The Artemis 1 mission, which might launch as early as March 2022, will send an Orion spacecraft around the moon. The cabin will be mostly empty, with the exception of an interactive tablet dubbed “Callisto,” which will be propped up in front of an astronaut mannequin. Callisto is a touch-screen gadget with redesigned versions of Alexa, Amazon’s voice assistant, and Cisco’s WebEx teleconferencing platform.
How the virtual assistant will function in space is one of the many elements that will be meticulously monitored on the ground by the organization behind this Alexa project. It’s all part of a partnership between Amazon, Cisco, and Lockheed Martin, the company that constructed NASA’s Orion spacecraft. According to the companies, Lockheed approached the other two companies around three years ago with the concept of establishing a virtual assistant, and they are covering the complete cost of including the virtual assistant on the Artemis 1 mission.
Lockheed is also compensating NASA for any assistance it provides on this project through a Space Act Agreement, which authorizes NASA to be compensated for expertise or resources it provides to corporations working on specific space-related projects.
When the Space Act Agreement for this project was signed in 2018, the expected expenses were around $2.1 million, according to a Lockheed representative, though Lockheed ultimately paid NASA nearly $3 million.
According to CNN Business, NASA was not involved in the design of the system or the selection of the Lockheed partners. Howard Hu, NASA’s Orion deputy program manager, told CNN Business: “Lockheed is spearheading the effort, and we’re glad to facilitate that in terms of providing a platform.” He also shared that the space agency is “evaluating all kinds of technology” and “looking at various ways to enable the astronauts to operate the vehicle more efficiently.” He continued, “Certainly virtual assistants or assistants and AI will be part of that evaluation [for future missions] — whatever they may be, whether it’s Callisto or something else.”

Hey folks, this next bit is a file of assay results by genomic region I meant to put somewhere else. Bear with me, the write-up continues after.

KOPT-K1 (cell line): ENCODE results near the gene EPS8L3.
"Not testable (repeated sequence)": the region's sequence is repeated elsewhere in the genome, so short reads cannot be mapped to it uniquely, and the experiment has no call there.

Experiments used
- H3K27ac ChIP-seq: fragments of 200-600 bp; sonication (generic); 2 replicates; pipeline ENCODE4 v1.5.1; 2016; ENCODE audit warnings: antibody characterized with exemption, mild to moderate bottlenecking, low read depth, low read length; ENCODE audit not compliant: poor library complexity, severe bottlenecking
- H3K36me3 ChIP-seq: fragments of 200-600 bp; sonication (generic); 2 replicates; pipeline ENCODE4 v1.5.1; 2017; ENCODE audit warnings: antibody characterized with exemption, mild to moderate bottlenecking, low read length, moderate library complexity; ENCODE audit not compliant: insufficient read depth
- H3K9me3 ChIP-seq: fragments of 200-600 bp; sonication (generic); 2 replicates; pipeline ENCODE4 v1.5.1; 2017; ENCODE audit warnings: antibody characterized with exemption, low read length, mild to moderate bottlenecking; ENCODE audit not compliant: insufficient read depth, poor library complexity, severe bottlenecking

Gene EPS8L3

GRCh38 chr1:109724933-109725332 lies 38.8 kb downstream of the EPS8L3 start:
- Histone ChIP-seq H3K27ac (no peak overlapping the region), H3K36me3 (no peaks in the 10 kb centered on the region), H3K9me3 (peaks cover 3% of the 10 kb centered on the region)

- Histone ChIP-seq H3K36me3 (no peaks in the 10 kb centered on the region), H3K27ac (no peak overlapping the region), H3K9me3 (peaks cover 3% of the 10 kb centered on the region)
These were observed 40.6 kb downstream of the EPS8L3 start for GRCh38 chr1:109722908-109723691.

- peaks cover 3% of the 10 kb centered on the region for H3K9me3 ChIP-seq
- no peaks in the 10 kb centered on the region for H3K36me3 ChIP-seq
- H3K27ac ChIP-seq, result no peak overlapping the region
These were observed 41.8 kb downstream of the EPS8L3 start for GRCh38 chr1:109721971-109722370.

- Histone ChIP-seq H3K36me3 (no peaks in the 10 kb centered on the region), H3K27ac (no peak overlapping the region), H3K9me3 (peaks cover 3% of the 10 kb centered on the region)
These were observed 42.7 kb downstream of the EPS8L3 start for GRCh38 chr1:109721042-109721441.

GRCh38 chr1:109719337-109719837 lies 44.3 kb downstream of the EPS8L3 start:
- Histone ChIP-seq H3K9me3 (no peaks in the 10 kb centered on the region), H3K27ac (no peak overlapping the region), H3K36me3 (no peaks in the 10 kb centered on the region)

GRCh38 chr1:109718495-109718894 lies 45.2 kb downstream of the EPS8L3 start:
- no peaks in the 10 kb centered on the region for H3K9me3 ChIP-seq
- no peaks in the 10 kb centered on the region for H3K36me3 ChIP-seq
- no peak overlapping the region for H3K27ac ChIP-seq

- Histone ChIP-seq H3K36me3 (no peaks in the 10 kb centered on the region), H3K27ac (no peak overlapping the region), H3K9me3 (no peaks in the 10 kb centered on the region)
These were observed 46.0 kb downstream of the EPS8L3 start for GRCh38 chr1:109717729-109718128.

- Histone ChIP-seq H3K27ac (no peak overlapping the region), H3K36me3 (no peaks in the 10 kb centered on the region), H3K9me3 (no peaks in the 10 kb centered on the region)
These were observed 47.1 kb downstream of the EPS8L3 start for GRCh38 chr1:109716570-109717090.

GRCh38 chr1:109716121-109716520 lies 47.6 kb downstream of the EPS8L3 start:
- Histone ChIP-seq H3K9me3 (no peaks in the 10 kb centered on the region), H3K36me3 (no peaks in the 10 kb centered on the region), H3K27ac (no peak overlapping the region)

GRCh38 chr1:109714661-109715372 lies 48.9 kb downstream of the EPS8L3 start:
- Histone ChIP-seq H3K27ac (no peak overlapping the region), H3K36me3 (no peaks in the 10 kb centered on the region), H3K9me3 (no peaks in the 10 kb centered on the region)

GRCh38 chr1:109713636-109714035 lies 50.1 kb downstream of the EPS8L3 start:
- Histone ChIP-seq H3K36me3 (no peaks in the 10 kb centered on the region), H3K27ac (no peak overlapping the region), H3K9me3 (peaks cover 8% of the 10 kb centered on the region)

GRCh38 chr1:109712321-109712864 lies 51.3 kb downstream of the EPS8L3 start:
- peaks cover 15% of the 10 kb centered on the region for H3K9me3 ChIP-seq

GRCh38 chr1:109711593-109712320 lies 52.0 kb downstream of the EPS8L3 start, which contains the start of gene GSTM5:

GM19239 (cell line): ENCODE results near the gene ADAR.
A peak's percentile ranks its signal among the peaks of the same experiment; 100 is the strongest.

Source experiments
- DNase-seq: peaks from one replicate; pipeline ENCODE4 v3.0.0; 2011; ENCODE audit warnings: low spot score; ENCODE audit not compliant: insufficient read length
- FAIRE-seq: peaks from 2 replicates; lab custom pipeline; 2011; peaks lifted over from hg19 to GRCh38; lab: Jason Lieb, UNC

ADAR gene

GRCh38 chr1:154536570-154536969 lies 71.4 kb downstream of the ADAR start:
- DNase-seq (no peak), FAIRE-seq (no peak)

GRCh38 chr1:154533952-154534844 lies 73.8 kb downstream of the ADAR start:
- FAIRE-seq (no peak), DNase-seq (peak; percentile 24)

The technology, named Callisto after a Greek mythological companion of the goddess Artemis, intends to make astronauts’ tasks easier one day. According to the corporations, they could use Alexa to change the cabin illumination while doing other things, or they could utilize WebEx to connect with loved ones back on Earth to make long, difficult journeys through space more joyful.
Aaron Rubenson, the vice president of Amazon’s Alexa program, said: “[We] envision a future in which astronauts could turn to an onboard artificial intelligence, for information and for assistance and ultimately for companionship,” But Callisto isn’t there yet.
In other news, check out Amazon’s own Alexa-powered TV.
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